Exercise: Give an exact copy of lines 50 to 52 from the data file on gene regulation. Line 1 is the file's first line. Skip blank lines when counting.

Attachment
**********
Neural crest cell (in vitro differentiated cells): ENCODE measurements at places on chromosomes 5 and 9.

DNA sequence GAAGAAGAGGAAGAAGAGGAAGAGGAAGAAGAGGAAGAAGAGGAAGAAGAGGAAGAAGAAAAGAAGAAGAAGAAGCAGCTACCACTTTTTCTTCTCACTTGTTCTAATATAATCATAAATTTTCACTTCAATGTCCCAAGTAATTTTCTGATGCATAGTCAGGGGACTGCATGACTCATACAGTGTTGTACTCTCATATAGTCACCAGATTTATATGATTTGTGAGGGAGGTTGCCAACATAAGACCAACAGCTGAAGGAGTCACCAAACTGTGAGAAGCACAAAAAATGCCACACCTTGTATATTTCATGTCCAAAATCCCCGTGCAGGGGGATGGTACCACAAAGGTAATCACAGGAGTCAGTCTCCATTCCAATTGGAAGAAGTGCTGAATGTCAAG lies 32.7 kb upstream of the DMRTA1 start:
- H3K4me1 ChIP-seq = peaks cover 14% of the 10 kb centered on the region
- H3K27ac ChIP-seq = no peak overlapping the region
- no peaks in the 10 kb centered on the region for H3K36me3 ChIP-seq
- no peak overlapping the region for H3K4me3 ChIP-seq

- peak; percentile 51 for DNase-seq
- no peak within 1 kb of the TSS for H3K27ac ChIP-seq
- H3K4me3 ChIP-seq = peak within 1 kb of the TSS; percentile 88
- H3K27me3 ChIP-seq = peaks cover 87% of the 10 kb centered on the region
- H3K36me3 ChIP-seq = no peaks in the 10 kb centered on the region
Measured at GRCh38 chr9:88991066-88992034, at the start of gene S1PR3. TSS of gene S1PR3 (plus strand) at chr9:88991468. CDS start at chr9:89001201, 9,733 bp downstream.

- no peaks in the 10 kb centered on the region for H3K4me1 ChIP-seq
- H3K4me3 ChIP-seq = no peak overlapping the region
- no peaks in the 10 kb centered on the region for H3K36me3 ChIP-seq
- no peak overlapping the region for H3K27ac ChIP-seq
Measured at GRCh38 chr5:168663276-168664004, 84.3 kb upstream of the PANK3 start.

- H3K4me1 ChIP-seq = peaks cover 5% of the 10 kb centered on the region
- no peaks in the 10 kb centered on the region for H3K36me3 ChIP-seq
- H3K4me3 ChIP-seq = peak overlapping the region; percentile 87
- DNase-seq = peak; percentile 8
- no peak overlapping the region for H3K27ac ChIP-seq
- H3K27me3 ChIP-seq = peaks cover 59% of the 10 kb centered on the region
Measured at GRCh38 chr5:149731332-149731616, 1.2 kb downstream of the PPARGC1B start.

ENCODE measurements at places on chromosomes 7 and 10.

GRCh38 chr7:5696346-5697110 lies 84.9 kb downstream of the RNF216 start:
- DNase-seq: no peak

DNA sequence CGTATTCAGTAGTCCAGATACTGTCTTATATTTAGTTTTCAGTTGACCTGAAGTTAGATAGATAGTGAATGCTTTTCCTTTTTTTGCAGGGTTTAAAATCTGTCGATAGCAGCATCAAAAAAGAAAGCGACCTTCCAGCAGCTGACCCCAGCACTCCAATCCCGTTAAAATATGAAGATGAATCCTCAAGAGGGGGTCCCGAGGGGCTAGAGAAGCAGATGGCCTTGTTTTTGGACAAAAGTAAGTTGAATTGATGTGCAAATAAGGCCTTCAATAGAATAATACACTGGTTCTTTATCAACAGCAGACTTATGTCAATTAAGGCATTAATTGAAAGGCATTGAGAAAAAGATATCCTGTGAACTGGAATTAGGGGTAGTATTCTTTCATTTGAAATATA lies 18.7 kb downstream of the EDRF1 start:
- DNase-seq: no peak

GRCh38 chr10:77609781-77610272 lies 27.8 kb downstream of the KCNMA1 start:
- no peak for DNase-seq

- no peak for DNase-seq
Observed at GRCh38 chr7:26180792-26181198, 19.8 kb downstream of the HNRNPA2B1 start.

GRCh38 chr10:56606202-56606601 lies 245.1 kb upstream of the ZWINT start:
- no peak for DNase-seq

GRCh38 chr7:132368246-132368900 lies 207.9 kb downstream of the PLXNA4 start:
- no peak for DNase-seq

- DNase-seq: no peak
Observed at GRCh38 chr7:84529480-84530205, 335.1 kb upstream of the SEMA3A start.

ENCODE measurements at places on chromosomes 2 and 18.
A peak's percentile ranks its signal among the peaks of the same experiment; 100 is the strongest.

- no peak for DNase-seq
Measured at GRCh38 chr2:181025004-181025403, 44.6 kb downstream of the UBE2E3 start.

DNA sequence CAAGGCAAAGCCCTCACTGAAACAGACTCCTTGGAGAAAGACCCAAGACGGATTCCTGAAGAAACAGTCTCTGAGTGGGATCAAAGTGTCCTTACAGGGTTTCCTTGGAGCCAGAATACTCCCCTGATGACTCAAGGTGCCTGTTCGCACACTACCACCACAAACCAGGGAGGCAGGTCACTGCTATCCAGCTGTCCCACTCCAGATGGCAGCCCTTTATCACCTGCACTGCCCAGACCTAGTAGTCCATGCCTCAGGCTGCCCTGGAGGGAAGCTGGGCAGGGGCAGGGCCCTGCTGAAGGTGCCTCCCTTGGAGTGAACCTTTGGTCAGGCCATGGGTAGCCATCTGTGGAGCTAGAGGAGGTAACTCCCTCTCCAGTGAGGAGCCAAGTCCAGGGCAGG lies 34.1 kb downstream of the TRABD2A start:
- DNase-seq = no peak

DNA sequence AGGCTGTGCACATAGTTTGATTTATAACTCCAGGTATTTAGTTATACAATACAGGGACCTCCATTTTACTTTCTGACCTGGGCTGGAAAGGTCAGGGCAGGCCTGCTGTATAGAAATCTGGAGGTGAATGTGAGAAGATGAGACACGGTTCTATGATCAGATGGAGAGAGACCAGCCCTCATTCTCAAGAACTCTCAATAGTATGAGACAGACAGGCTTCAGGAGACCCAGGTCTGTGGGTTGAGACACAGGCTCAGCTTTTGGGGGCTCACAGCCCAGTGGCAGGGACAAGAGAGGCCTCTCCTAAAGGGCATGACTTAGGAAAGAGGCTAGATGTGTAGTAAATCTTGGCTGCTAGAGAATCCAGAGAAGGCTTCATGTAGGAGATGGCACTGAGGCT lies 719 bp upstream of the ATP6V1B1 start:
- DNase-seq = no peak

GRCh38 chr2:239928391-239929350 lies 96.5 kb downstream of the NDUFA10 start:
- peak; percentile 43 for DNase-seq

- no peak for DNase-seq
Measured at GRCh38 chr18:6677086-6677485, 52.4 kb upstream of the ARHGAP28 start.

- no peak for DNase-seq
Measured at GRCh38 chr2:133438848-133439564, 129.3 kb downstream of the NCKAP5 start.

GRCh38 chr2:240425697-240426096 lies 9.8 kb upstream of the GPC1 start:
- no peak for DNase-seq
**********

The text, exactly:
- no peak for DNase-seq
Measured at GRCh38 chr18:6677086-6677485, 52.4 kb upstream of the ARHGAP28 start.

- no peak for DNase-seq